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Mazda Updates Its CX-9: Three rows. Triathlete?

Car Reviews

Mazda Updates Its CX-9: Three rows. Triathlete?

Mazda Updates Its CX-9:

Three rows. Triathlete?

In the scrum that is populated by 3-row crossovers, Kia’s Telluride and – to a lesser extent – Hyundai’s Palisade (nice names, right?) are receiving most of the conversational buzz. Sharing a platform, both offer striking architecture, compliant rides and responsive V6 powertrains, along with more features than you can reasonably count without employing one of those spreadsheets. Beyond the cacophony of the Koreans, however, is a similarly priced – and similarly equipped – 3-row crossover from Japan. Mazda calls it the CX-9, and while the alphanumeric doesn’t roll off the tongue like ‘Telluride’, there’s a lot to like in Mazda’s CX hyphen 9.

In the walk-up to Mazda’s largest crossover, I’m always struck by its quiet substance. If equating it with a politician, I’d venture Mitt or Kamala, as both avoid excess ornamentation, both remain reasonably fit and are aging well. While the Telluride is notable in its lack of accessorizing, Hyundai’s Palisade leans toward the excessively decorated, as does most of its immediate competition.

Inside the CX-9, you’ll find plenty of space for four or five; our test CX-9, in top-of-the-line Signature trim, offered captain’s chairs, in combination with a rear console. And since the 3rd-row seating is tighter than some in the category (and given its occasional use, I don’t regard that smaller space as a negative) the CX-9 is a six-seater; no more, no less.

In its credible attempt to move into the near-luxury category, Mazda has upped its interior game across virtually all models and trims. But if you opt for ‘Signature’ in the CX-9, all bets are off – this is a $60K interior residing in a $45K crossover.  The Signature’s Deep Chestnut Nappa Leather is a very dark brown, accented by both white stitching and white piping. The front buckets are heated and ventilated, while the second-row captain’s chairs will keep you warm – perhaps a cold beer can keep you cool? The whole environment is given to comfortable accommodation, although – as noted – your kids will be more appropriate to the third row than your father-in-law.

In terms of what you can stow, with two rows up and the third-row seating folded you’ll pack in 38 cubic feet. Fold the second row and storage expands to over 70 cubic feet, while if all three rows are upright you’ll have 14 cubic feet of space. This isn’t, to be sure, a cargo van or minivan, but a family of four should have plenty of room to stow and, as you’ll see below, plenty of go.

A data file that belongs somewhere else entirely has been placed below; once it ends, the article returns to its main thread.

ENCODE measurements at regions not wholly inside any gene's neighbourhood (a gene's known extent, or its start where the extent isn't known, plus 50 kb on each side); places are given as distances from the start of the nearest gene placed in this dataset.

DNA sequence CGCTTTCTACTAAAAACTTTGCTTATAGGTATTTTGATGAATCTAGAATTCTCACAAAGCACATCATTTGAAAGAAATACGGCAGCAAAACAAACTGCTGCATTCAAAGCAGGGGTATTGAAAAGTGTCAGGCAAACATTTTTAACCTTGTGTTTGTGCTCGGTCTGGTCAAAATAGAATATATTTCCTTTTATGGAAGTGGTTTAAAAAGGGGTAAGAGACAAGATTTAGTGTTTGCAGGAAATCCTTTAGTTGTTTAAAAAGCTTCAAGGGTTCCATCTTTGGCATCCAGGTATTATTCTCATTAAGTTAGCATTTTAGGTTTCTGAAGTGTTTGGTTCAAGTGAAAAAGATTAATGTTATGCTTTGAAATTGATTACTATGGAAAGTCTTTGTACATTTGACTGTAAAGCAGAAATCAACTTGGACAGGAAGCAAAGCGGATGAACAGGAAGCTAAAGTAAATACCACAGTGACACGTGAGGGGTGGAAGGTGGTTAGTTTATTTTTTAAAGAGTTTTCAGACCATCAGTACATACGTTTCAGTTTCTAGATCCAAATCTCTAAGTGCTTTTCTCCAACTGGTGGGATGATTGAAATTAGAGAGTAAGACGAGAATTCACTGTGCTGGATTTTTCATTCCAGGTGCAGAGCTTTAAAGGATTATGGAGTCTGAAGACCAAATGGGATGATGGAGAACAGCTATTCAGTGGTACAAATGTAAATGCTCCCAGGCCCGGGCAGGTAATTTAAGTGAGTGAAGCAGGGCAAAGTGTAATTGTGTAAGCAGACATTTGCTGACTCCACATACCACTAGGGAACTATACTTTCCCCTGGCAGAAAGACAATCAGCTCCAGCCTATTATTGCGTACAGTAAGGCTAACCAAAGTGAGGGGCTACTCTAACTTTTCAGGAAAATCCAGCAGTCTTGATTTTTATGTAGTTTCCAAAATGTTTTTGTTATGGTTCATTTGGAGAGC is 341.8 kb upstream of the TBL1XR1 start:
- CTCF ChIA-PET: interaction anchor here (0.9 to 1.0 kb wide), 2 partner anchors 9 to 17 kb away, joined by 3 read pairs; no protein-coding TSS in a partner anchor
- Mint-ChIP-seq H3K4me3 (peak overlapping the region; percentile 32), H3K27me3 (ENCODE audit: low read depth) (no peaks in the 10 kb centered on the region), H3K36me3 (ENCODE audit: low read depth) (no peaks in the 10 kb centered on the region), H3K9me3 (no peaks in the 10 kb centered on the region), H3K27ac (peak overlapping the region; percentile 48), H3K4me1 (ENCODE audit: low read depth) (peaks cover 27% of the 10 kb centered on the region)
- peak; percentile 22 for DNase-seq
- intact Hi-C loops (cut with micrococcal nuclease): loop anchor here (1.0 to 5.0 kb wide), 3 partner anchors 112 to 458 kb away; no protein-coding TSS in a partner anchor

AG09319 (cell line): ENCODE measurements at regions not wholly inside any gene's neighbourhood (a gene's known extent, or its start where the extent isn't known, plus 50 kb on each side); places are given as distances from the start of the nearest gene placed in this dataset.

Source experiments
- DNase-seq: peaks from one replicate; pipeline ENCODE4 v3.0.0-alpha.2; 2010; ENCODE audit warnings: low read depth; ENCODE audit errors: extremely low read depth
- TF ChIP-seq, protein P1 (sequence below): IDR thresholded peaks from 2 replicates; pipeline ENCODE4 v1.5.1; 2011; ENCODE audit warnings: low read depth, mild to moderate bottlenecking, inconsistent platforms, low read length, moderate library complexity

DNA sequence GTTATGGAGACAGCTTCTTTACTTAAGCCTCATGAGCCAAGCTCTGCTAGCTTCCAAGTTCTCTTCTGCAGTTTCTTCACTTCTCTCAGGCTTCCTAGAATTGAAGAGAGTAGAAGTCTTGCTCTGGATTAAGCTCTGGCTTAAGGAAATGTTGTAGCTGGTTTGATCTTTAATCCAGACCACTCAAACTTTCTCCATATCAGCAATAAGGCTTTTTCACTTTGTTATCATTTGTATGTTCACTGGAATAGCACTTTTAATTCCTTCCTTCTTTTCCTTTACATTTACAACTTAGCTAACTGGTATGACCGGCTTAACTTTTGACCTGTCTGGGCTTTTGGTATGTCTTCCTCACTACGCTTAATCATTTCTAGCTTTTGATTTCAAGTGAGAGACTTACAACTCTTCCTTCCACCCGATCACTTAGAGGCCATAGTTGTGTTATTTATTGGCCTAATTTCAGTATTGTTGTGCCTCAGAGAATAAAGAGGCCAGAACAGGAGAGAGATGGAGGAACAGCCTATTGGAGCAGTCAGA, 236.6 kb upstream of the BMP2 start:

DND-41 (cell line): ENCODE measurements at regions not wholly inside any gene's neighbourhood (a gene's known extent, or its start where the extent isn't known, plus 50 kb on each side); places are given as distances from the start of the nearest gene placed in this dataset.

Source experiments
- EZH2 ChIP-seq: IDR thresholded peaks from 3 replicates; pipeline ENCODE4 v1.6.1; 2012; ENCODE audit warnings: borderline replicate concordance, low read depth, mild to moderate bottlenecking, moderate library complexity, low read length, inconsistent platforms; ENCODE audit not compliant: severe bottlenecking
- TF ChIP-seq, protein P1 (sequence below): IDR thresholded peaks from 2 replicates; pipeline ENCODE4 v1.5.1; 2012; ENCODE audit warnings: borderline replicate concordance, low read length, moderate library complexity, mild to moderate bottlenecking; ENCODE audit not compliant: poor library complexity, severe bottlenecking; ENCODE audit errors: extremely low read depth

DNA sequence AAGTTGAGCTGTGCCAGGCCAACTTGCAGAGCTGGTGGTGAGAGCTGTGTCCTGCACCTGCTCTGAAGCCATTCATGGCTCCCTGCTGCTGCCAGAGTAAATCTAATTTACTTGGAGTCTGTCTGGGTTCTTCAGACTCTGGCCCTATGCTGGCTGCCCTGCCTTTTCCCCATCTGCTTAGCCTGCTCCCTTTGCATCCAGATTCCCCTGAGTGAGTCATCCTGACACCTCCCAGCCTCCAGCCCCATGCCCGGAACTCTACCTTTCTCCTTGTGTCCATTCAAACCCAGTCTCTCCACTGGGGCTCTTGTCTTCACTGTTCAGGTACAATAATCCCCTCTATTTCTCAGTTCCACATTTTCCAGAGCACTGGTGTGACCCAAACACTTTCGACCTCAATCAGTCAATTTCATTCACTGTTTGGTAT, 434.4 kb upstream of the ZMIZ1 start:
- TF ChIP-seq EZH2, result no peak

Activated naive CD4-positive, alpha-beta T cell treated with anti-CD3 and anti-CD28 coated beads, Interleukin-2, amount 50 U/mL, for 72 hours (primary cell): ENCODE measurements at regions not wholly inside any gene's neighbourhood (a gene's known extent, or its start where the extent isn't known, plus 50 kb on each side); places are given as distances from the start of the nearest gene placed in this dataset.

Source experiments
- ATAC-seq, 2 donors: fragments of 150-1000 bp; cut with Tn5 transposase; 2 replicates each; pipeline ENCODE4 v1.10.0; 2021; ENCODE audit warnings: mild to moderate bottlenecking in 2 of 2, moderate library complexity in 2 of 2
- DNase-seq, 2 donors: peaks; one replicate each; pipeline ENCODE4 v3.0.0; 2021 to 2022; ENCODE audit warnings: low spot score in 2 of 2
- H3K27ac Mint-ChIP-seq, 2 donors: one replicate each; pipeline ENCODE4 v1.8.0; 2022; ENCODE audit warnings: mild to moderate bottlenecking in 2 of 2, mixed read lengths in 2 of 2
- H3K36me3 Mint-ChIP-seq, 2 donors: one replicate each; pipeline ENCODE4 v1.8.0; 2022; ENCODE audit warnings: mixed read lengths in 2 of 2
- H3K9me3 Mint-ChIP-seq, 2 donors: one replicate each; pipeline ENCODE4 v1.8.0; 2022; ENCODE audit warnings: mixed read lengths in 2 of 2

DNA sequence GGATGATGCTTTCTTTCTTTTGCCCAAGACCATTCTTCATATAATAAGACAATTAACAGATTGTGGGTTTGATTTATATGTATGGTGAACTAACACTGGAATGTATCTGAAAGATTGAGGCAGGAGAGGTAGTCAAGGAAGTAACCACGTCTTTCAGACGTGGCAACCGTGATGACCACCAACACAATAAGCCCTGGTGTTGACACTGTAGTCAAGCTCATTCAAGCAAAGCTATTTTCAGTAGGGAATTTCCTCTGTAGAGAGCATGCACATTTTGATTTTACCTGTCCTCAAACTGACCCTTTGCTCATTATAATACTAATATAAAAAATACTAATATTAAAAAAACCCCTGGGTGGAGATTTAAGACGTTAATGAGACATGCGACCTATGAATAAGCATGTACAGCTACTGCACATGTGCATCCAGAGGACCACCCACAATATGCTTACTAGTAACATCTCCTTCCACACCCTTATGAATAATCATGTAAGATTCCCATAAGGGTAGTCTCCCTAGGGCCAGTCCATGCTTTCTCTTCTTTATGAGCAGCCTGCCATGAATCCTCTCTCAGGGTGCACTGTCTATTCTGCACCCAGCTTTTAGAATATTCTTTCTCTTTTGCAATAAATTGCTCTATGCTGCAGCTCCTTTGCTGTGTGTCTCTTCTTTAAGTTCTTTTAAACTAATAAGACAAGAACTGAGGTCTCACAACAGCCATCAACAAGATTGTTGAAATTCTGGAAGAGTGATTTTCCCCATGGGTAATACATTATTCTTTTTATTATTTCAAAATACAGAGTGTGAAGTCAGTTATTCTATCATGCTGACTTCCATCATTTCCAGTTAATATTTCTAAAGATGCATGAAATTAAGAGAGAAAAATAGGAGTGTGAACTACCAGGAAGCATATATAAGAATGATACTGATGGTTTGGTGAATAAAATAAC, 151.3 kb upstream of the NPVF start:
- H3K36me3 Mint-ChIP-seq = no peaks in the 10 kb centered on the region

And just when we thought Mazda was leaving its zoom-zoom mantra behind, I found – wait for it! – some zoom. Under the hood is Mazda’s SkyActiv 2.5 liter four, which is turbocharged. If you hang with premium unleaded, you’ll enjoy 250 horsepower and 320 lb-ft of torque; opt for regular and power is down to 227, while torque drops to 310 lb-ft. I doubt you’ll feel the drop, and the torque figure provides genuine recreation. This is one very flexible powertrain, and that flexibility is accentuated by the CX-9’s six-speed automatic, a ‘Sport’ driving mode and available i-Activ all-wheel drive (which is made standard in the Signature trim). 

A week removed from Acura’s MDX A-Spec, which features Honda’s 3.5 liter V6, the CX-9 impresses as offering more midrange response, while its steering seems more immediate. Underpinning the CX-9 are struts up front, and an independent multi-link setup in the rear. But while the spec is ordinary, the tuning is extraordinary. And despite an overall length (just under 200 inches, sitting on a 115-inch wheelbase) that does little to disguise its 3-row capability, the CX-9 seems tossable to a degree that others in this oh-so-competitive segment do not. In short, if you enjoy the act – if not the art – of driving, the CX-9 should be on your short list. 

With four trim levels – Sport, Touring, Grand Touring and Signature – priced between roughly $36K and $47,000, there’s a CX-9 for most new car budgets. For this buyer, a Touring with all-wheel drive can be bought for under $40,000, and while not offering the overt luxury of the Signature trim, probably gives me all I’d need in a 3-row crossover. On this, Mazda’s Centennial year, enjoy the sell-a-bration. 

David Boldt

Boldt, a contributor to outlets such as, Kelley Blue Book and Autoblog, brings to his laptop some forty years of experience in automotive retail, journalism and public relations. He is a member of the Texas Auto Writers Association, Chicago's Midwest Automotive Media Association and L.A.'s Motor Press Guild. David is the Managing Editor of txGarage and the automotive contributor to Dallas' Katy Trail Weekly.

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